Tuesday, July 5, 2011

Prosecutor to drop charges against DSK

The DSK case likely will be history soon. The New York Post reports that Dominique Strauss-Kahn is going to be released -- it's not sure when, but "the eventual dismissal of the charges was 'a certainty,' and . . . it would likely happen at Strauss-Kahn's next scheduled court date in two weeks or possibly sooner."

Which means that the cackling hens who are Western Civilization's self-appointed court of last resort for all things gender -- women who write features pieces for the US's and the UK's leading dailies -- will commence their usual caterwauling about the misogyny in allowing a little thing like a woman's credibility to interfere with the conviction of a presumptively innocent man in a "he said/she said" sex case.

And they will wring their hands and beat their breasts about how this will keep women from coming forward to report their rapes.

I take no delight in stating the obvious: that's what happens when you insist on accepting the word of a hotel maid -- but any woman will do -- about whom you know absolutely nothing, over the word of a man who heads up the intergovernmental organization that oversees the global financial system -- but any man will do.  This wasn't a rush to judgment, it was a 60-meter sprint in record time.

We will also hear from the usual newspaper columnists who are disgusted that this woman did what she did but are at least equally disgusted with DSK -- for putting himself in a situation where a woman could falsely accuse him of a vile crime. You know, "victim blaming," except nobody will call it that, because men are pigs and all that.

There's plenty of blame to spread around for this debacle.

First, there's Nafissatou Diallo. We routinely make this point and will continue to do so until we drop dead: we have handed anonymous women and children far too much power to destroy innocent men and boys, and this case only underscores that point.  When it comes to rape claims, this country more closely resembles Salem, Massachusetts, 1692, than the nation of Jefferson and Lincoln.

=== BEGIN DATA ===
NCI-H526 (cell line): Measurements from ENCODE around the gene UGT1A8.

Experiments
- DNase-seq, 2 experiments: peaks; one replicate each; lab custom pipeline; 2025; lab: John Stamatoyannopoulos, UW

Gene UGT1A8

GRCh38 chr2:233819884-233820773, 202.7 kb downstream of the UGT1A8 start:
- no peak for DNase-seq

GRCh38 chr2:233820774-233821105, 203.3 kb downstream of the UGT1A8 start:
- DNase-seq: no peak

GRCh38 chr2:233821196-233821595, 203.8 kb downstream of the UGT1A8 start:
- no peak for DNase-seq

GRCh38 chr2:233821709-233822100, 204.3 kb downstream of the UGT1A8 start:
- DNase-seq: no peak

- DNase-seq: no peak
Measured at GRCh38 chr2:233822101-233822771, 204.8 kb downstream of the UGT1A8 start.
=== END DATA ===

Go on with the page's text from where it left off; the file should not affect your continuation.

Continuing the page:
Then there's the district attorney and the nitwits at the NYPD Special Victims Unit who didn't even know she was a prostitute (according to the New York Post), much less a world-class liar (according to the New York Times), before subjecting DSK to the most celebrated perp walk since Lee Harvey Oswald.  Even if the charges are dropped, it can't be said that the system "worked" here. Not by a long shot.

And finally, the news media deserves a big share of the blame. First, we can blame the vaunted anonymity policy of our nation's newspapers that shields the names of rape accusers.  As Professor Alan Dershowitz pointed out, if the accuser hadn't been anonymous, people who knew her or knew her reputation could have "come forward to provide relevant information" about her.  That didn't happen. So the news media proceeded to convict DSK and to beatify his accuser (beatification is one step removed from sainthood). Now we have yet another high profile rape case that looks like it was a lie.

And second, we can blame the editors who blew this case into a Circus Maximus, and the reporters and columnists who put Nafissatou Diallo's picture on holy cards. None of them could resist using the DSK case as another gender passion play where all womanhood is figuratively nailed to the cross, and all manhood is an amalgam of Judas Iscariot and Pontius Pilate.  By accepting at face value the allegations of a woman whose allegations, by any rational measure, should not be accepted, they blithely helped destroy an innocent man. They also made everyone -- except the extremist loons allied with the sexual grievance industry -- doubt just a little more the word of every woman who cries rape. Congratulations!  I am reminded of the words of a female reporter after the Hofstra debacle where the news media famously rushed to judgment and "convicted" four young minority men: “We need to move slower." Yes, you need to, but you won't.

So, let's see: we have the rape accuser, law enforcement, and the news media. The same old-same old unholy triumvirate.

You know, business as usual.